“We’ve got so many musicians in Northern Colorado it’s great to see them get national attention,” Cornett said.

Last year, Candy Claws got attention from online music publication Pitchfork and also gained a spot on NPR critic Robin Hilton’s top 10 list. The Denver Post even hailed Fort Collins as a music scene ready to pass Boulder and Denver.

“Bands are moving here because it’s a musical destination,” Cornett said.

She added when bands go out on the road and still call Fort Collins home, it is key to gaining interest in the Fort Collins music scene.

Johnny Hickman, co-founder songwriter and guitarist of the band Cracker, who mostly grew up in California, has settled down in Fort Collins because of its growing music scene.

His band, best known for its 1993 album, “Kerosene Hat,” has toured the world almost nonstop for the last 20 years. Hickman now calls Fort Collins home when not on the road.

Hickman moved here six years ago after meeting bands from Fort Collins while touring.

“I really liked the music scene,” Hickman said. “All the musicians seemed very supportive, which is the sign of a good music scene.”

In a town dominated by many younger musicians, Hickman is able to pass on his wisdom gained from years of performing to bands just starting out.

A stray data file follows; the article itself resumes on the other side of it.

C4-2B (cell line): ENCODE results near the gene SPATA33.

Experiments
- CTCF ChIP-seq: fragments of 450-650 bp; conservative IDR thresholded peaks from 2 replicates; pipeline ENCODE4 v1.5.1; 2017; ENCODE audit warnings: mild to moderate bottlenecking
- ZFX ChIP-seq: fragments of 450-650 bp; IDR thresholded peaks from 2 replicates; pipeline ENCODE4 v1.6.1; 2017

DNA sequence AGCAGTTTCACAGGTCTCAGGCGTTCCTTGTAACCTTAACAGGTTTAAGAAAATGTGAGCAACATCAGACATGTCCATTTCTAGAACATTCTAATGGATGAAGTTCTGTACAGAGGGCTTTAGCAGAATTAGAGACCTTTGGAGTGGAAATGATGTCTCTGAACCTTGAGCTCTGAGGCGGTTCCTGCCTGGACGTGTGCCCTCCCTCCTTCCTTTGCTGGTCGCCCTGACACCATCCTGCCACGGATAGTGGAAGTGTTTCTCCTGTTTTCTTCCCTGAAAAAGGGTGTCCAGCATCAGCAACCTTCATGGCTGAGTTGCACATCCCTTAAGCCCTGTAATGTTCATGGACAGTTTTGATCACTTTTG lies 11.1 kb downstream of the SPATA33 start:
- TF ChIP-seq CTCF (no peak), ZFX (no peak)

“It’s cool to be able to let them know what I know,” Hickman said. “Sometimes they ask me, ‘What city should I move to?’ I say stay right here.”

Hickman played at FoCoMX three years ago but has been on the road for every festival since then. On April 9, he will play at Road 34 with Jason Larson from The Piggies at FoCoMX.

“If I have a sold out show in New York, I treat it the same way walking into Road 34 with a guitar to play an acoustic set,” Hickman said. “I’m glad that I’m home for FoCoMX.”

He added that FoCoMX has started to put Fort Collins on the map as a music destination.

“It was always a strong music scene, but it needed something to bring it together,” Hickman said. “It’s really grown the last several years, and FoCoMX is kind of the center of that.”

But Hickman says that Fort Collins is just beginning to emerge as a music hub.